The Focus S is powered by a 1.4GHz Qualcomm Snapdragon (MSM8255T) processor and an Adreno 205 GPU, and packs 512MB of RAM. The original Super-AMOLED screen on the Focus has also been upgraded to a 4.3-inch Super-AMOLED Plus screen. The resolution of the camera at the back of the phone has been bumped to 8MP, and there is a 1.3MP camera in the front as well.

The press release from AT&T also states that the Focus S will be capable of 4G speeds, but does not mention anything whether it’s the so-called 4G (HSDPA+) network, or the real’ upcoming 4G LTE network from AT&T.

The Focus S will hit the States under the AT&T’s network, sometime in fall.

HTC Radar Announced; Runs on Windows Phone Mango

HTC have just announced a couple of Windows Phone Mango phones at their on-going event in London. Firstly, the company  announced the much more portable, Radar. The handset comes with a 3.8-inch S-LCD screen with WVGA (800×480) resolution.

The Radar is powered by a 1GHz Snapdragon processor, while an Adreno 205 GPU handles the GPU department. The handset has 512MB of RAM on-board, along with 8GB of internal storage, of which only 6.54GB is available to the end-user. Since, WP7.5 Mango does not support microSD card slots, the extremely low internal memory is going to be a concern for many future Radar owners.

Other than this, the Radar features the usual run-of-the-mill Wi-Fi b/g/n, Bluetooth 2.1, GPS with A-GPS, 3G/HSDPA support, and a bunch of sensors. Like the Titan, the Radar also comes with a decent camera, albeit with a lower resolution. At the back of the Radar is a 5MP camera with F2.2 lens, accompanied by an LED flash. There is also a VGA camera in the front. The phone is also capable of playing back and recording 720p HD videos.

Like the Titan, the Radar runs on the latest version of Windows Phone, Mango. Beside the improved SoC and cameras, the Radar is just another run-of-the-mill handset. Most of the caveats of the first generation WP7 phones like the lack of full HD video recording, no display resolution higher than WVGA, and no microSD card slot still remain.

HTC did not announce anything about the availability and pricing of the Radar.

HTC Titan Announced; Sports a 4.7-inch S-LCD Screen!

Along with the HTC Radar, the Taiwanese company also announced a giant Windows Phone Mango based phone, the Titan. The Titan sports a 4.7-inch screen, with a disappointing WVGA (480×800) resolution screen. Like all other recent HTC handsets, the Titan also has a unibody aluminium design.

The handset is powered by a 1.5GHz single core processor from Snapdragon, and comes with 512MB of RAM and 16GB of on-board memory. The usual Wi-Fi b/g/n, GPS with A-GPS, Bluetooth 2.1, and sensors like Gyroscope, Proximity sensor and Ambient light sensors are also present.

The back of the HTC Titan sports an 8MP camera with a t/2.2 aperture, accompanied by dual-LED flash. The Titan is among the first Windows Phone to sport a front-facing camera. The handset is also capable of recording and playing back 720p HD videos.

Except for a faster processor and an improved GPU, the Titan is just another run-of-the-mill Windows Phone. The only major difference is that the handset runs on Mango right out of the box, while other WP7 handsets will get the update sometime this month.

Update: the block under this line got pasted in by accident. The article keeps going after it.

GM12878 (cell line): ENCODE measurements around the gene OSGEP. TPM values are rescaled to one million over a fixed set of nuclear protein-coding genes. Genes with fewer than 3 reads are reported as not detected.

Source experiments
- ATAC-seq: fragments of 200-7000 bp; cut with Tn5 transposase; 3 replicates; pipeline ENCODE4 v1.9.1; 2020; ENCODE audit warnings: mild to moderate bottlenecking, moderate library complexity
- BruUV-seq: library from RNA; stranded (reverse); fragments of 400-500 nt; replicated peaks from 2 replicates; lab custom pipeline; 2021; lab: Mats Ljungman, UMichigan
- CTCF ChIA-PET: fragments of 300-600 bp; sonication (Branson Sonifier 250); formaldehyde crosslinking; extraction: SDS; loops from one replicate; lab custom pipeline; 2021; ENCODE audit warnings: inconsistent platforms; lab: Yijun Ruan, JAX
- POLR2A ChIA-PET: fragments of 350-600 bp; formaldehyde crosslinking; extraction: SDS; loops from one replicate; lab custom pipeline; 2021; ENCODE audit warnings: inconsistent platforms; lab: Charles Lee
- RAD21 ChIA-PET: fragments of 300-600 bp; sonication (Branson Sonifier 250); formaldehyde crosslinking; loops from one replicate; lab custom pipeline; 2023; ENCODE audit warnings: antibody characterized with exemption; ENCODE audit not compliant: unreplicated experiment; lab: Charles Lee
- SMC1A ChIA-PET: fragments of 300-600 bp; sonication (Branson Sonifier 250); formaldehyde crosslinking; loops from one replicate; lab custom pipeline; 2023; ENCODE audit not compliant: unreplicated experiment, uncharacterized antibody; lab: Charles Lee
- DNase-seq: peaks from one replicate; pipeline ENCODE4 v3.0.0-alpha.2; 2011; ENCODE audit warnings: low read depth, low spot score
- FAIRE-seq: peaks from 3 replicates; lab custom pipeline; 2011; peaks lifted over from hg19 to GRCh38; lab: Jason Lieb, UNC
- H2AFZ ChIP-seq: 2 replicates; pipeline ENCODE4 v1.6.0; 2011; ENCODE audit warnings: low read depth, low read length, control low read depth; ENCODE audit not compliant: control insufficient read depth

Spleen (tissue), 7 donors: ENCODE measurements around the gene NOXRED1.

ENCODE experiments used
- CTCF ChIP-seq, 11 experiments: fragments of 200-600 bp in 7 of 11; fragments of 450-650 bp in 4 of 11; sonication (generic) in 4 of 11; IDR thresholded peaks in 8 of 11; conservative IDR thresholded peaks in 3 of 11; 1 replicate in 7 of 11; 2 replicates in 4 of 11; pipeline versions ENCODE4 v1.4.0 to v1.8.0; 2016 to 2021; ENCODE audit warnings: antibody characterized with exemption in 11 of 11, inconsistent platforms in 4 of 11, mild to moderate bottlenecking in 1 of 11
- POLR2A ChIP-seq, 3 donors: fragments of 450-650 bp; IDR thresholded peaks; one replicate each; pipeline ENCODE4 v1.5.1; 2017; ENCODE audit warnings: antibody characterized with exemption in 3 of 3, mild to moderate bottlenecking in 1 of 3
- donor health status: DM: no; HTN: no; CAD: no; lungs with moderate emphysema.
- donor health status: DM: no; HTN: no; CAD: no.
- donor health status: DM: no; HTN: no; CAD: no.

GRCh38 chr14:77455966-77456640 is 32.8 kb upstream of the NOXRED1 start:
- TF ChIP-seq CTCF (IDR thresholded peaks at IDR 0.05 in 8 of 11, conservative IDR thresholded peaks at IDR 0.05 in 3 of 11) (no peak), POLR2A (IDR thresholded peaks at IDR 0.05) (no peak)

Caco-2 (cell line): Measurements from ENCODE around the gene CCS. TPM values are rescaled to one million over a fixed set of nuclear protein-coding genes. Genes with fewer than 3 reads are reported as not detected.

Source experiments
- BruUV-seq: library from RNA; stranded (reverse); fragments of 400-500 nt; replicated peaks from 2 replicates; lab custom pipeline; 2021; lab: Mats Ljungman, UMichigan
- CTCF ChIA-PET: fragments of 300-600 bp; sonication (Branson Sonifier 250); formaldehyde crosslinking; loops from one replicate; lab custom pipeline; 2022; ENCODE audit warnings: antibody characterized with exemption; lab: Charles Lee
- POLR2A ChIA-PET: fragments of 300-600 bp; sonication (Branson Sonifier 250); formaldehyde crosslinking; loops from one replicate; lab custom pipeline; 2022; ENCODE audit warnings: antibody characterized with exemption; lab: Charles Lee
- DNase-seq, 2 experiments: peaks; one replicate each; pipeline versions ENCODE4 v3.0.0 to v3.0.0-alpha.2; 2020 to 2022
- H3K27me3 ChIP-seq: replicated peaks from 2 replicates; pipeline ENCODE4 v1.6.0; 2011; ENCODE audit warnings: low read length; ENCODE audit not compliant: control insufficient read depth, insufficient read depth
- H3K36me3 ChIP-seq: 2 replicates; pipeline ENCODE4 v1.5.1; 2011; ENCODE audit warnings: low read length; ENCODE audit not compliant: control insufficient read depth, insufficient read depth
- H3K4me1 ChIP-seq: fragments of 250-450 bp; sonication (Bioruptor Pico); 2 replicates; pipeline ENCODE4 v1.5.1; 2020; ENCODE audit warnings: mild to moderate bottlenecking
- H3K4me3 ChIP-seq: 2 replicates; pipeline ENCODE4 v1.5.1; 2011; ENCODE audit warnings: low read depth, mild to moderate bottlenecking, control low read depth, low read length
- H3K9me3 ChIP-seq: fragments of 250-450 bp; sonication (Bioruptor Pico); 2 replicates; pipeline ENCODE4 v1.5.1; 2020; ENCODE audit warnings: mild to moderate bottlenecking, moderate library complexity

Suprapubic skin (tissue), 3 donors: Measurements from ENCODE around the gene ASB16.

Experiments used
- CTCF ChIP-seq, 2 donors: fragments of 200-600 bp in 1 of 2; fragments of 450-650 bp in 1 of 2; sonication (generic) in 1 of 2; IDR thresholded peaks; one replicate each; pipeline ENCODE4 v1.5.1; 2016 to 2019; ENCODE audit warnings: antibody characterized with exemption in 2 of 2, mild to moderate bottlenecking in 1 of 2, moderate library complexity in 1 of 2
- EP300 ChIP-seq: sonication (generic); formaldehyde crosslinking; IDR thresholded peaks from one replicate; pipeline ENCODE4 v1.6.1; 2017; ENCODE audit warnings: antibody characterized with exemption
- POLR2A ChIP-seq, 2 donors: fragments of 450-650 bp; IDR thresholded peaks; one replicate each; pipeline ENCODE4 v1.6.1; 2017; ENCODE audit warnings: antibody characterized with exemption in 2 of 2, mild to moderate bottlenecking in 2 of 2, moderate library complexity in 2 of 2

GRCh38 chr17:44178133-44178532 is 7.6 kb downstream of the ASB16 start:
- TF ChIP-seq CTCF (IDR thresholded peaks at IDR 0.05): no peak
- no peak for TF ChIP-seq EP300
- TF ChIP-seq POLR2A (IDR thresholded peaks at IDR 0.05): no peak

Overall, the Titan lacks a lot of features, which is now a common place in the Android smartphone world, including HDMI out, microSD card slot, FM radio and 1080p video recording.

While the improved 8MP camera on the back and a front-facing camera in the front is a welcome addition, a dual-core processor and/or more internal memory would have been highly appreciated by Windows Phone users.

 

Zune Update Paves Way for Mango

Microsoft has released the next version of the Zune software to pave the way for the next release of Windows Phone, codenamed Mango. Zune software is a key companion for a Windows Phone device allowing you to update your phone software, sync photos and videos, shop for apps, and more.

zunetile

You can download the v4.8 of Zune software here or update the current installed version on your computer. To update your current version, click Settings > Software > General, and then click Check For Updates. The latest release does not introduce any visual changes but there are a few apparent additions.

    • 48-hour movie rentals
    • Parental Controls now support M-rated (Mature) content
    • Option to hide purchase confirmation dialog for faster app checkout
    • See what apps are compatible with the Windows Phone you own

 

Apart from the the under-the-hood refinements and fixes, the update sets up things for the Mango update. It streamlines the process to update your Windows Phone software. Zune 4.8 introduces progressive updates and the ability to skip phone backup. Since, Mango will expand the number of locations and languages where Windows Phone is available around the world, Zune 4.8 improves on the same.

Zune 4.8 now supports 22 display languages and is available in these countries or regions: Argentina, Australia, Austria, Belgium, Brazil, Canada, Chile, China, Colombia, Czech Republic, Denmark, Finland, France, Germany, Greece, Hong Kong, Hungary, India, Indonesia, Ireland, Italy, Japan, Korea, Malaysia, Mexico, Netherlands, New Zealand, Norway, Poland, Portugal, Russia, Singapore, South Africa, Spain, Sweden, Switzerland, Taiwan, United Kingdom, and the United States.